"Innerspace OMnimedia publishes a variety of blogs and electronic magazines celebrating and supporting conscious lifestyle choices." That's the mission. Here are the facts: We are a privately funded corporation. We want to bring sustainable culture to people in many ways, from traditional news features to essays and yes, advertising. We like to think we are uniting cool people with cool stuff when indeed our editorial content is appropriate for "stuff." The companies featured throughout the domain demonstrate an aspect of sustainability, whether they are purveyors of organic clothing, natural cosmetics, or yoga products. Whatever.
Innerspace OMnimedia chooses our advertising partners with discernment; sometimes a brand is featured because we ourselves use and endorse the products, and sometimes we feature ad banners from the aforementioned partners simply because we like the graphic effect. We pretty much do what we want when we want and we believe our readers are astute enough to know media is supported by advertising.
When a customer clicks on these visual elements, she might or might not be taken to a place with further product information or the ability to purchase said item. If she buys the item, Innerspace OMnimedia is given a commission. It's called "affiliate marketing." It's an aspect of media in the digital age.
During the holiday season, we sometimes run Seva Projects which take those commissions and distribute them to Indiana children's charities. During the rest of the year, those revenues keep the Mothership up and running. When readers' buying sprees go to charity, we are very explicit about run dates for the project, as well as who will receive portions of our revenues. In other words, you'll know about all the love you are about to spread by buying cool stuff!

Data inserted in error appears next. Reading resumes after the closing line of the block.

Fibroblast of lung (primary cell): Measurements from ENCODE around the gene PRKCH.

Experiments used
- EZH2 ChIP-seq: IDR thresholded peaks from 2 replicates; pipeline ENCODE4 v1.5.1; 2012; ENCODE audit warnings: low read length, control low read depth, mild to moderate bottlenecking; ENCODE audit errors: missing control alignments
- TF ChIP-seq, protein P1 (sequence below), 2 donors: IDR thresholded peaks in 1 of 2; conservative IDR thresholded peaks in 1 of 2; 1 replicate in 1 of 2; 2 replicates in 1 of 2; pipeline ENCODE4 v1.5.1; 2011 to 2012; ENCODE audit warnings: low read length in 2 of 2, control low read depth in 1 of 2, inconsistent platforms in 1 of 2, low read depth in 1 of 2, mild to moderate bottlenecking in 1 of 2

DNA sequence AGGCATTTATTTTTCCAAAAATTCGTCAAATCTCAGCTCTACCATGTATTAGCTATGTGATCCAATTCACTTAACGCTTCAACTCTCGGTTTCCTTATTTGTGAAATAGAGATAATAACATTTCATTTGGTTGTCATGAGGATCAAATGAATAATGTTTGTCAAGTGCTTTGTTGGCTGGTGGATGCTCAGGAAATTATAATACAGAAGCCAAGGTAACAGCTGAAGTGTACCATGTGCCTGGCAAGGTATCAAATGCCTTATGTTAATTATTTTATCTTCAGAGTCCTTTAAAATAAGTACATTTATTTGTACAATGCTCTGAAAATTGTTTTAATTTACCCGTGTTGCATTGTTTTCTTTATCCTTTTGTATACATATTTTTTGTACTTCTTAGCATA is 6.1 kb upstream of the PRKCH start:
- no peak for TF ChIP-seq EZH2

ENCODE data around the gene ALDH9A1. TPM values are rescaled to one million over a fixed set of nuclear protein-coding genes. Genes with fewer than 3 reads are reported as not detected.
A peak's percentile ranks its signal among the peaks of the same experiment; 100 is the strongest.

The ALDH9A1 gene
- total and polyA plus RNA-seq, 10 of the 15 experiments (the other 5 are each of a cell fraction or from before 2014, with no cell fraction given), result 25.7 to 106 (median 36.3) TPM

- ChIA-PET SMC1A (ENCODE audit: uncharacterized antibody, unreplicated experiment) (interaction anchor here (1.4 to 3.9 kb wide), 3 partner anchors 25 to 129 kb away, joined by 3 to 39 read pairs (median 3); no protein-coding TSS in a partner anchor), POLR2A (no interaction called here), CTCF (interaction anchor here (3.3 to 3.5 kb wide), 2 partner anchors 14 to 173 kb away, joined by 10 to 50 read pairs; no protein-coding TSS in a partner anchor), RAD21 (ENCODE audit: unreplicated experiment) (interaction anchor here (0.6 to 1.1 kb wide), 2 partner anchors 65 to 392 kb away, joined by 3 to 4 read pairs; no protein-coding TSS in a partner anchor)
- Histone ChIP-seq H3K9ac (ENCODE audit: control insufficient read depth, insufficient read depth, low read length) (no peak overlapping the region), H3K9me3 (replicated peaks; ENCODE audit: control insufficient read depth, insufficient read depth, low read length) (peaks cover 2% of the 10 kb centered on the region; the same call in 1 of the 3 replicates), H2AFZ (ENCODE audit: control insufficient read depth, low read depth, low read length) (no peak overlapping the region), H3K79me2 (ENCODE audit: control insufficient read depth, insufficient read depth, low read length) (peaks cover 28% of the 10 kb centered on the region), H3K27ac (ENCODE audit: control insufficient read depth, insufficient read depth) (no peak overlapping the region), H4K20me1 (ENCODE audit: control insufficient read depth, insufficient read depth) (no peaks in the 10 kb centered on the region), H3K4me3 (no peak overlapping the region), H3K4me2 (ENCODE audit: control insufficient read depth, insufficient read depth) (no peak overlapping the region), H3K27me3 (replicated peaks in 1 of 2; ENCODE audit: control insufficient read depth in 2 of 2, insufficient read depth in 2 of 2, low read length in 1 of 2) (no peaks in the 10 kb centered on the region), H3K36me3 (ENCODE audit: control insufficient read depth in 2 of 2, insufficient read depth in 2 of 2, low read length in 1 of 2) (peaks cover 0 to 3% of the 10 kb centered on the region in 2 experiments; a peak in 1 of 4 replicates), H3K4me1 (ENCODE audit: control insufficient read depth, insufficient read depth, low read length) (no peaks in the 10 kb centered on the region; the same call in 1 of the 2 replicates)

As for consumer reviews (particularly on Kitty channels), your Kitty personally buys the products in question with her own funds, tests the products on herself, and gives a "transparent" and honest review. We do not review swag or samples. Your Kitty does not review anything she has not paid for herself; products posted in clickable links may or may not generate revenue, and exist mainly for the readers' convenience. Now you know. Thanks

Saturday, September 26, 2009

All the Cool Kids are Doing it!

Ideal Bite gives bite-sized ideas for healthy, light green living.

When I first began greening up the place about three years ago, I signed up for Ideal Bite. I've enjoyed it ever since. They send free little tips for things one can do to live a more sustainable, healthy lifestyle. They're funny, too. I especially love to check their coverage of specific cities before I travel; it's always good to know where I can get local organics and natural spa treatments whenever I'm on location! Oodles of Toodles, Kitty.

Tuesday, September 15, 2009

More Biodegradable Picnic Products

There are times when you just can't feasibly feed a huge crowd (or even just a big one) using proper plates, napkins and glassware: field trips, scouting & sporting events, parties beyond your china capacity and the like. So you use the paper plates and plastic cups and sporks, feeling guilty for denuding a forest for your fete. Never fear, Kitty is here with the latest in biodegradable serving products.